John Curry was “the best ice skater in the world”, claims James Erskine’s well-crafted documentary The Ice King. No mean feat for a boy from Birmingham, England, whose father could have been the model for Billy Elliott’s dad. “No” he reportedly snapped to mum and sonny’s wish to put John through ballet classes. But “yes” to ice skating because it was a “sport”. John soon put paid to that simplification. He did Debussy’s L’après-midi d’un faune as if at Covent Garden, not on a competition rink. He founded his own “Theatre of Skating”. He summoned to it renowned choreographers (Twyla Tharp, Eliot Feld).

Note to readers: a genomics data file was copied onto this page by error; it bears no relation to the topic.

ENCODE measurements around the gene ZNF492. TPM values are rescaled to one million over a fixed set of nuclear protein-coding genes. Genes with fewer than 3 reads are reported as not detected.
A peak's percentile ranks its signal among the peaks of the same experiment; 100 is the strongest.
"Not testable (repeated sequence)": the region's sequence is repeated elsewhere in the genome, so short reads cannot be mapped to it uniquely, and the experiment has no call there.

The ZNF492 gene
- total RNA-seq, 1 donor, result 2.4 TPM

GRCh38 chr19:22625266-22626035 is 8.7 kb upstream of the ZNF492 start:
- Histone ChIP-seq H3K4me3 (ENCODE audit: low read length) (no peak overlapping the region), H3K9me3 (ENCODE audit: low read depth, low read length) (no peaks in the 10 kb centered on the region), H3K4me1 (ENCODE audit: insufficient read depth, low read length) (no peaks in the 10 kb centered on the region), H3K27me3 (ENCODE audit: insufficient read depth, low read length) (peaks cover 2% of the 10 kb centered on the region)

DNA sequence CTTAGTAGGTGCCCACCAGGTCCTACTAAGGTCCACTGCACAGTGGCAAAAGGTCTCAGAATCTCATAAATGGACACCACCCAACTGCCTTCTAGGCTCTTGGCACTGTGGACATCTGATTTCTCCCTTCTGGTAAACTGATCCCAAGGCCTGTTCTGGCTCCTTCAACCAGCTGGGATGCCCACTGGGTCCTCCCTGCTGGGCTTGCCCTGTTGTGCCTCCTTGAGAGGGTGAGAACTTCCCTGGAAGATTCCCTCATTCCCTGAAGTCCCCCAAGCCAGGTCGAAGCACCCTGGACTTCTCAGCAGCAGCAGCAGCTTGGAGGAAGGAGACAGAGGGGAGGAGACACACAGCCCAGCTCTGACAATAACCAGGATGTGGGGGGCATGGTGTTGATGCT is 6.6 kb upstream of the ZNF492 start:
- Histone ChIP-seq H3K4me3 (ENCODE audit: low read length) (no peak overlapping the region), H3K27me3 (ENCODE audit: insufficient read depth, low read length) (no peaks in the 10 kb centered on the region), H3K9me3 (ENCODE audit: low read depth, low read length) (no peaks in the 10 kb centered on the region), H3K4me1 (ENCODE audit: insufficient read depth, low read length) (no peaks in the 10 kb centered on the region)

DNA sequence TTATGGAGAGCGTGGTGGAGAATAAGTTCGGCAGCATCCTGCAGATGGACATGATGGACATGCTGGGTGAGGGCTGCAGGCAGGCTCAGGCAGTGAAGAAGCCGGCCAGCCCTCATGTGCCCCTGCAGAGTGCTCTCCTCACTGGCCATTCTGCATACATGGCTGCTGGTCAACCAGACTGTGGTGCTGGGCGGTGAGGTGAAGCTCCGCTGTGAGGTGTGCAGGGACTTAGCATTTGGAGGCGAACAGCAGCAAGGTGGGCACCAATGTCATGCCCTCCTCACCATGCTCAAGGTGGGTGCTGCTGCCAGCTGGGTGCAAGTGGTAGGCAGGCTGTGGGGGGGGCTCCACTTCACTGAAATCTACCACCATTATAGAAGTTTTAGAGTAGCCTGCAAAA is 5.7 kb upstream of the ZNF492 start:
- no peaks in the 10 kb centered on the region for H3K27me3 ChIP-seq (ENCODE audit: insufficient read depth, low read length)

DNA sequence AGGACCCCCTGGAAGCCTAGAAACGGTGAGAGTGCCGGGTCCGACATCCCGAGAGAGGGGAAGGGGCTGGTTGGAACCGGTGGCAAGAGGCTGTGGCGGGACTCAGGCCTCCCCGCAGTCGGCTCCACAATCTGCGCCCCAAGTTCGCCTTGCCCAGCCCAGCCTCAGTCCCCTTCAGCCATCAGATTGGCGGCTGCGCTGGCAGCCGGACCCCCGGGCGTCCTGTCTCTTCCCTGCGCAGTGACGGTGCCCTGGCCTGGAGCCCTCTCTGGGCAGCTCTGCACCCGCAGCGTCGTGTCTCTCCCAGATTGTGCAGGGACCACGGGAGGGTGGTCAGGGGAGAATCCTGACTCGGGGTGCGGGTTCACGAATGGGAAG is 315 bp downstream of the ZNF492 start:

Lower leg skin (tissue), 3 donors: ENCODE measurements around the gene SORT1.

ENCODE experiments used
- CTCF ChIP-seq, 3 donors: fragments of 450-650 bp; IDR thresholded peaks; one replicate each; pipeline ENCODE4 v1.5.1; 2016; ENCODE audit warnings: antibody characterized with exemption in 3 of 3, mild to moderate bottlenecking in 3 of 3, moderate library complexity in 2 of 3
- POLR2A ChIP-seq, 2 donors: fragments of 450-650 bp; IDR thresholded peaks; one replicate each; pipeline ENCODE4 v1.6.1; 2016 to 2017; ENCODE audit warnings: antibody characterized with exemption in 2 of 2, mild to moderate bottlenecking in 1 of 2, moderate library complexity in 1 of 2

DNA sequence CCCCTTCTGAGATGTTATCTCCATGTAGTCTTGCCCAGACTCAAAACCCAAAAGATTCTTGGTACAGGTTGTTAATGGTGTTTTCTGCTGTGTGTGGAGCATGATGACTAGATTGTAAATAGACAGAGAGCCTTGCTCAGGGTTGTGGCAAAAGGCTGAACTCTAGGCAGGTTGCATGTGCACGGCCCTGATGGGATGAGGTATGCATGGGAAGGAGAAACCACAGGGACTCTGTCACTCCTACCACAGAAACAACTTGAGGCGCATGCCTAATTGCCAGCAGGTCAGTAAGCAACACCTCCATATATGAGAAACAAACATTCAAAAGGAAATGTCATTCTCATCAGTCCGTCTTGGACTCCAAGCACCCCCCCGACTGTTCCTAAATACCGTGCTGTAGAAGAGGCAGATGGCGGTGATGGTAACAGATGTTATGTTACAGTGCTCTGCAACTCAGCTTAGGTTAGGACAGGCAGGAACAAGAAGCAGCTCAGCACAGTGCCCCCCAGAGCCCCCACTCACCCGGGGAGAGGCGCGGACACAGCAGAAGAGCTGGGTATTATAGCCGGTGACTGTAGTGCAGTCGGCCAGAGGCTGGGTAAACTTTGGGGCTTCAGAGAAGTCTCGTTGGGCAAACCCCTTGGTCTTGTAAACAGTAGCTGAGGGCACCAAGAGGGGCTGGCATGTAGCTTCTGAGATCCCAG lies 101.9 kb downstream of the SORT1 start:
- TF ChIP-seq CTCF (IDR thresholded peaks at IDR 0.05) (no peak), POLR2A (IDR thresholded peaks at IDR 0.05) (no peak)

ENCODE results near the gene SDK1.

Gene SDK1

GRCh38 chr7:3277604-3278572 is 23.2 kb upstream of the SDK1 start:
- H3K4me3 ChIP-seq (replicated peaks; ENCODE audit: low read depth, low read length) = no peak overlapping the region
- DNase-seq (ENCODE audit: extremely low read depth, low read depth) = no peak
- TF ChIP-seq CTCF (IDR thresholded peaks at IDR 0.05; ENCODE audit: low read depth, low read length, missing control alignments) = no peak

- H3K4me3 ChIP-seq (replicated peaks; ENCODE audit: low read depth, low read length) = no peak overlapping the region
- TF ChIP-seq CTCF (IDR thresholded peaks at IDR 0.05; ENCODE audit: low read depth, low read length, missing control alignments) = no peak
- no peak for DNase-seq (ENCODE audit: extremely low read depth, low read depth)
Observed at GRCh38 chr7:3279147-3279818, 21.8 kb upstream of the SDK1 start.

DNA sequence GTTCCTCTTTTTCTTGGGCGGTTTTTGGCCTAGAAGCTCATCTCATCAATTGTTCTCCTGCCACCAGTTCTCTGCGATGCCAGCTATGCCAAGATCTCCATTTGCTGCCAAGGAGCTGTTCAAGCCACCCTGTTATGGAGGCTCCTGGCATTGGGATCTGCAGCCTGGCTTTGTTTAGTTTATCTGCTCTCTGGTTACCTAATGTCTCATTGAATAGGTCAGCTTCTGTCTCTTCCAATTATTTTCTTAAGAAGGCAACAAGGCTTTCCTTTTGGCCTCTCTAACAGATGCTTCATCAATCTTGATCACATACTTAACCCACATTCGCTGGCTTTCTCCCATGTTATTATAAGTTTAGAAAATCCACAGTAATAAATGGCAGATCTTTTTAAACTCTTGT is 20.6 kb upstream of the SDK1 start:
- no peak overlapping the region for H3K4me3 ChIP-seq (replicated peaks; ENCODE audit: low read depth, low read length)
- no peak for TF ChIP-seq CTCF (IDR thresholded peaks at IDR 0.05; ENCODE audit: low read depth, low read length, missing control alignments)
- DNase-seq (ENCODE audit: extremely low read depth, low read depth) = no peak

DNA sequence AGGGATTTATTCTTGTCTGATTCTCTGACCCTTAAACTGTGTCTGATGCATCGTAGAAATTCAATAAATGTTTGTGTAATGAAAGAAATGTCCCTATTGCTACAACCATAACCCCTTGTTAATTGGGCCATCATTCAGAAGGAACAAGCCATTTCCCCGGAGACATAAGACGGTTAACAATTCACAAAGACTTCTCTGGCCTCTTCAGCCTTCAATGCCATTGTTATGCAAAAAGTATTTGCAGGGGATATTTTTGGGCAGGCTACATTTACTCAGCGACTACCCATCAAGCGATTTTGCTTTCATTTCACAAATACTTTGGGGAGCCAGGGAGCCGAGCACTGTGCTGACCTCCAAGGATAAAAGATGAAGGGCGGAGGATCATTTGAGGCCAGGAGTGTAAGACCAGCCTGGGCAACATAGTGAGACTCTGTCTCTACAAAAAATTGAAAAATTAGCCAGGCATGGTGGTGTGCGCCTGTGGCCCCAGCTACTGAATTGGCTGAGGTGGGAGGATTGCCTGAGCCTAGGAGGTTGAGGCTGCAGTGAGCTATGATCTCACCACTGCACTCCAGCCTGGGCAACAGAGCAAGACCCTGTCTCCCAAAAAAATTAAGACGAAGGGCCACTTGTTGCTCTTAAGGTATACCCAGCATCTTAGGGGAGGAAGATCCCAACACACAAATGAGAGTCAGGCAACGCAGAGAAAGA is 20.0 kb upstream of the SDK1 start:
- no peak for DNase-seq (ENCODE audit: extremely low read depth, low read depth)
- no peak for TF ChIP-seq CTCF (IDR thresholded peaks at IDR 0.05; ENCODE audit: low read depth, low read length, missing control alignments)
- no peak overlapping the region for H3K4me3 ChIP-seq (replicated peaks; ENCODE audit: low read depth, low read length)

In the 1990s Curry, then openly gay, fell victim to Aids, struck down by fatality’s scythe after working his blades of doom on the philistines of the skating establishment. “I was actually told not to be so graceful,” he is filmed remembering. “You will skate like a man!” ordered one early trainer. He triumphantly ignored both instructions.
By the end, after panto in Liverpool and other stoically borne comedowns, he died back at mum’s home. The film oddly omits the much-reported story that he died in lover-actor Alan Bates’s arms, a perfect irony if ever there were one. Didn’t Bates play Diaghilev in Nijinsky? Here, in his and death’s embrace, wasn’t this as close as the world will come — at least beyond the terra firma stages of Terpsichore — to a Nijinsky-faun reborn?
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